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Pillars of Grace (A Long Line of Godly Men, Volume Two) Hardcover – March 11, 2011
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|Hardcover, March 11, 2011||
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This book will ignite and impassion your heart for the gospel and the doctrines of grace that undergird it. Dr. Lawson has done something for which we will forever be grateful- he demonstrates conclusively that the truths of Calvinism and the Reformed faith are rooted in the history of the church, from the apostles to the emergence of Martin Luther in the sixteenth century. We have, of course always suspected this to be true, but few attempts have been made to demonstrate it, and none with such infectious zeal as is to be found in these pages. Few writers can marry church history, exposition, and sound doctrine in such a manner as this. Do not start reading this book unless you are prepared to find that you are unable to put it down. It is that good.--Dr. Derek W. H. Thomas: Professor of Systematic and Practical Theology, Reformed Theological Seminary Minister of teachin, First Presbyterian Church, Jackson, Mississippi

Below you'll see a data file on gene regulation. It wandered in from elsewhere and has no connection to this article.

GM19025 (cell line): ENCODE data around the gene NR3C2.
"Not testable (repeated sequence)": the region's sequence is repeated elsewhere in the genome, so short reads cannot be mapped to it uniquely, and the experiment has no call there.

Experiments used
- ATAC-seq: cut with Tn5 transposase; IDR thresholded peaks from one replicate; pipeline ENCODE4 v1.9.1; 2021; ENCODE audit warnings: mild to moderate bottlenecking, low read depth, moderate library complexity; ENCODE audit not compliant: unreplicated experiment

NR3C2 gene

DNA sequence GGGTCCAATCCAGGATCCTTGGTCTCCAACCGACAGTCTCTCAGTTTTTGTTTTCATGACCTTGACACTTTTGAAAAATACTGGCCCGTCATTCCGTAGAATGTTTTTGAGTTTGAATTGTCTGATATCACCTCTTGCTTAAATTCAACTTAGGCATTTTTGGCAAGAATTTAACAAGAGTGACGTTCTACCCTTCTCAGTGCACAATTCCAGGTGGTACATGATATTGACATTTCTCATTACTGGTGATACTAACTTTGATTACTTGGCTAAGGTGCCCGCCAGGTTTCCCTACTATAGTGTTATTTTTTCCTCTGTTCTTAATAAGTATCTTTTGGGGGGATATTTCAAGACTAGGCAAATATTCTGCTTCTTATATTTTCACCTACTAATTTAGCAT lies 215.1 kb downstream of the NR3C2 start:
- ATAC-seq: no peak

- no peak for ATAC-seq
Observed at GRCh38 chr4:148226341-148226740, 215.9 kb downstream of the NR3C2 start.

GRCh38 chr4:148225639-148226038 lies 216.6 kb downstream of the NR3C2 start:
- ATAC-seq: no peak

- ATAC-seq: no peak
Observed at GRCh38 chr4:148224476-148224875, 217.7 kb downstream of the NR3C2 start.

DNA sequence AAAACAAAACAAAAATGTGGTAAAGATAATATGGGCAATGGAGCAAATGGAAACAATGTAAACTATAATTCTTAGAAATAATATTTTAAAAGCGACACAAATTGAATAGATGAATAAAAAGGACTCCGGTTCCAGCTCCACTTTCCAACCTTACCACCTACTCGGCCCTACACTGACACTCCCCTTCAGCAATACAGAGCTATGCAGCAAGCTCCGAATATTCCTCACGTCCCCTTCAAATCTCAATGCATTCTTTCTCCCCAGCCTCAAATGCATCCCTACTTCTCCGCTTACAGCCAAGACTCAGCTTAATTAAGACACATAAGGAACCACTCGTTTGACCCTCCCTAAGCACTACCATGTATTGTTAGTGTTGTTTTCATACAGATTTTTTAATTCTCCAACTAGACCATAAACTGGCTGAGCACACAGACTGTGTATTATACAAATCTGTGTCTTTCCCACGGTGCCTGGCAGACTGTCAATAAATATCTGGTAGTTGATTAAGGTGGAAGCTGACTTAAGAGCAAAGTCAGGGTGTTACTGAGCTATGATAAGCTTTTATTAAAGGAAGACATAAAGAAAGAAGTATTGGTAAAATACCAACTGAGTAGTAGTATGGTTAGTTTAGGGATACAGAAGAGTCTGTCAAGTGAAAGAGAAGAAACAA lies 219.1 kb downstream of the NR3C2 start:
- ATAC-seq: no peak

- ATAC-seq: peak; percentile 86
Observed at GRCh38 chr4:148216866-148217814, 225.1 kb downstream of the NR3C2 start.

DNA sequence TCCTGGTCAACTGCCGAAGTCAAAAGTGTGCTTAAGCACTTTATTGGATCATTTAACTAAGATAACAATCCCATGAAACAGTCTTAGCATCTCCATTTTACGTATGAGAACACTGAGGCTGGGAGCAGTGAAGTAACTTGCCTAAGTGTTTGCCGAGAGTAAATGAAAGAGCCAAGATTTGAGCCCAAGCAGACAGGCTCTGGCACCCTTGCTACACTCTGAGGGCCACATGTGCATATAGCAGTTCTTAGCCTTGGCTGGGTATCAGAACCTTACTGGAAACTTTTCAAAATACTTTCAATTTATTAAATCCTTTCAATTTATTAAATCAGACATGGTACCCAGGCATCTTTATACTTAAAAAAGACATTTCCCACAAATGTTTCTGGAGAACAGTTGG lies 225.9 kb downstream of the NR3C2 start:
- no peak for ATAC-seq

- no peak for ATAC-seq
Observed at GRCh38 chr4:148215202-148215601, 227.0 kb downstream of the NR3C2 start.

Reading Steven Lawson's Pillars of Grace is like taking a helicopter tour of a mountain range-a breathtaking survey of a series of majestic peaks all pointing upward to heaven. Each chapter offers an informative, fascinating, and accessible look at a significant teacher of God's glorious grace, from Clement to Calvin. Read this book and discover that to be Christian and Reformed is to be rooted in the church through the ages.--Dr. Joel R. Beeke: President, Puritan Reformed Theological Seminary Grand Rapids, Michigan
In this important book, Dr. Lawson has documented the teachings of many of the most important theologians, churchmen, and Christian thinkers of these centuries, showing that these mend did indeed have much to say about God's saving grace- and much that will be of great encouragement to evangelicals today.--Dr. R. Albert Mohler Jr.: President, The Southern Baptist Theological Semminary, Louisville, Kentucky
About the Author
Dr. Steven J. Lawson is president and founder of OnePassion Ministries, a ministry designed to equip biblical expositors to bring about a new reformation in the church. He is a board member and teaching fellow for Ligonier Ministries, a board member and professor of preaching at The Master's Seminary, professor in residence for Truth Remains, and a visiting professor in the Doctor of Ministry program at Ligonier Academy. A popular conference speaker and author, Dr. Lawson's books include, The Evangelistic Zeal of George Whitefield, The Gospel Focus of Charles Spurgeon, and Pillars of Grace.
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On the positive side, this is a great instruction to the early church fathers, running from the Apostolic Fathers, Middle Ages, and through to the Reformation.